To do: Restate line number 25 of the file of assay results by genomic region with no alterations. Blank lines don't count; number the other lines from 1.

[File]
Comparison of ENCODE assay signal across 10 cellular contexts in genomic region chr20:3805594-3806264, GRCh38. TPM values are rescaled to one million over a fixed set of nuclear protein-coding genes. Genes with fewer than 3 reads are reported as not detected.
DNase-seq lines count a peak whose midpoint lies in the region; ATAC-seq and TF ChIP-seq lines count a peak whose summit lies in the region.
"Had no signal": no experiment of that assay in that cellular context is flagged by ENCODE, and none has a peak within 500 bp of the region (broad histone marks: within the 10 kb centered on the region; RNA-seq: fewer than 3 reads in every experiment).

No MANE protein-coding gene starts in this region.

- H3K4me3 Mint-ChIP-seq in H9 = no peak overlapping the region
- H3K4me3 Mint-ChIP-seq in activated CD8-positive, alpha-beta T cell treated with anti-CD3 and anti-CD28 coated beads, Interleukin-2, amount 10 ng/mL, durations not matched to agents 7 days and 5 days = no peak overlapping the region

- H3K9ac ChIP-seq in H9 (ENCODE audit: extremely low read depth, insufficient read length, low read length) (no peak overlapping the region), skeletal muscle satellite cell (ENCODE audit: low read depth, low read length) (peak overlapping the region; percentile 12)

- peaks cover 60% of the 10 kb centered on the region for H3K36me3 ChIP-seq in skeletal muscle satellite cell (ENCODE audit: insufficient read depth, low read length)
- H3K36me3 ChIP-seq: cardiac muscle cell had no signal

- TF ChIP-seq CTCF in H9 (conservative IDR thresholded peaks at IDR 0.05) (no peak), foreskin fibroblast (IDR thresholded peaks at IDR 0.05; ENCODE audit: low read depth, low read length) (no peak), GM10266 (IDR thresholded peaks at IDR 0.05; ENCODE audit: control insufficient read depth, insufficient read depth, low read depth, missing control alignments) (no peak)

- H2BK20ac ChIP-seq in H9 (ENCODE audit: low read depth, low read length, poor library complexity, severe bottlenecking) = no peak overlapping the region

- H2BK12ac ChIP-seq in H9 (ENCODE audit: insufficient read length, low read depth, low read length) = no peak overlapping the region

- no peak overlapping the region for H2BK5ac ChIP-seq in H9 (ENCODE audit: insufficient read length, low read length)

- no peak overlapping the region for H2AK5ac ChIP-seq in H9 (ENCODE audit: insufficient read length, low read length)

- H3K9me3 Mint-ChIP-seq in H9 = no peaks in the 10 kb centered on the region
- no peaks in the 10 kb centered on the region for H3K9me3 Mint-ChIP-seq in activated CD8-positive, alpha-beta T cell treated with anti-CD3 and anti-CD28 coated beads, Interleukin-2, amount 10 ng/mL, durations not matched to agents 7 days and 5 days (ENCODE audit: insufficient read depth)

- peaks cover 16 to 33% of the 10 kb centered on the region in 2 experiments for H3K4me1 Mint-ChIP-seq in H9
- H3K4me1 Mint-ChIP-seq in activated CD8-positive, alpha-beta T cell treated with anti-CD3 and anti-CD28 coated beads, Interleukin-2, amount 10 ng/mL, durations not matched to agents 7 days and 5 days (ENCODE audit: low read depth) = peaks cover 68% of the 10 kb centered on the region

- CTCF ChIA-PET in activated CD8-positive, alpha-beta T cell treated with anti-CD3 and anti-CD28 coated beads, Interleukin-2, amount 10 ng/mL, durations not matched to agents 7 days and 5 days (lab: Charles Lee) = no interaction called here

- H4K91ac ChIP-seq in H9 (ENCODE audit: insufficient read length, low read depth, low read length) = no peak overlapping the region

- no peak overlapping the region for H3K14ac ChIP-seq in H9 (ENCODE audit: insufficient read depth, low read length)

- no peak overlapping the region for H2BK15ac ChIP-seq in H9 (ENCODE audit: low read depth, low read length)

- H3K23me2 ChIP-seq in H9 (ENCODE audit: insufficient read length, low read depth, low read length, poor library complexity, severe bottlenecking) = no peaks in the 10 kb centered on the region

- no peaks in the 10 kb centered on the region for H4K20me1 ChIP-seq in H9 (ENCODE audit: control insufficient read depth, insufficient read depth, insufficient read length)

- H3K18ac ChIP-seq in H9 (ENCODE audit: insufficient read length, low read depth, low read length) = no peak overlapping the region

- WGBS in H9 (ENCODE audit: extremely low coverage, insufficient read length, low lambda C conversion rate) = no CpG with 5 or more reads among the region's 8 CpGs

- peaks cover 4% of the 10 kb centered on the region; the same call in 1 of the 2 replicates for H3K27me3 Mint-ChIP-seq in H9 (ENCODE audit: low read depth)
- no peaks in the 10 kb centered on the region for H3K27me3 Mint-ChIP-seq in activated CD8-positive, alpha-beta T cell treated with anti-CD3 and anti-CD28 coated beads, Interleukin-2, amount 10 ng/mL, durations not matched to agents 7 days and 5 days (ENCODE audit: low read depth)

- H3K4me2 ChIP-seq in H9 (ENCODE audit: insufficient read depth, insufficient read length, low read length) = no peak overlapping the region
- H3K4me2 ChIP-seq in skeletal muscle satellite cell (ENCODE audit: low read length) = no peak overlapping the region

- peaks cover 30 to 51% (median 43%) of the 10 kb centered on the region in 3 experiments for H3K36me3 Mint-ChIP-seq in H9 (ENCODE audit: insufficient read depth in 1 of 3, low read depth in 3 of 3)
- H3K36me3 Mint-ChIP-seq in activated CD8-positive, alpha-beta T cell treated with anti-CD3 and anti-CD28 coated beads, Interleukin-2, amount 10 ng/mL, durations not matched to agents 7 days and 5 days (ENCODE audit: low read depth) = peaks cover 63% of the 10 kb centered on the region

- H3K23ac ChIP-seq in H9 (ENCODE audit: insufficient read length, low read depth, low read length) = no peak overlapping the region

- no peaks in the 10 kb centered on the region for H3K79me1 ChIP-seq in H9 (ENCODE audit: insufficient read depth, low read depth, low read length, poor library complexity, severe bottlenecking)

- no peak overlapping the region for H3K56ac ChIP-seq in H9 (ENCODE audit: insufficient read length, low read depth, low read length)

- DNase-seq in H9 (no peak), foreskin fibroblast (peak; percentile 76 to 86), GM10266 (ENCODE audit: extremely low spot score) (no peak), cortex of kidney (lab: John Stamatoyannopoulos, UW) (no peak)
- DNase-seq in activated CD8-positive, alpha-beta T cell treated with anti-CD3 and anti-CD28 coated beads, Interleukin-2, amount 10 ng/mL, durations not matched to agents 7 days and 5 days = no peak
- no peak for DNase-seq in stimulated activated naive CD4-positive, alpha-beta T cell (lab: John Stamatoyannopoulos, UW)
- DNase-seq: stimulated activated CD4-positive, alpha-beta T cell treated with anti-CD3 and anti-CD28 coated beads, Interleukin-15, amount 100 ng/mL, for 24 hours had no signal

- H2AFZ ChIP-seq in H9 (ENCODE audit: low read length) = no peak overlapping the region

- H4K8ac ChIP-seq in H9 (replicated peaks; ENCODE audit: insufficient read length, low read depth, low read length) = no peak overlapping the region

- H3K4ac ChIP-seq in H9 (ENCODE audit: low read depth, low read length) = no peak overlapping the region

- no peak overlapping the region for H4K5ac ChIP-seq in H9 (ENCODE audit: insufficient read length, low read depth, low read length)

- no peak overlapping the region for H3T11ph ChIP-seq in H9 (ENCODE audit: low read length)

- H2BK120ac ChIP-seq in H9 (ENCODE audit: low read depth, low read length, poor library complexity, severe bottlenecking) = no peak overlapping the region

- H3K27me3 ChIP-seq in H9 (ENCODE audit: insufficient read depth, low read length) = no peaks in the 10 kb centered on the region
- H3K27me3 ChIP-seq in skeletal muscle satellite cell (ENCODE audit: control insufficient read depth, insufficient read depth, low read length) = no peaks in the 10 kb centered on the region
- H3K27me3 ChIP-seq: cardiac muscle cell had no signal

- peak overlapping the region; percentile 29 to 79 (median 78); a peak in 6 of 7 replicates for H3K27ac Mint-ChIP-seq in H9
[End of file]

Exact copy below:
- H3K18ac ChIP-seq in H9 (ENCODE audit: insufficient read length, low read depth, low read length) = no peak overlapping the region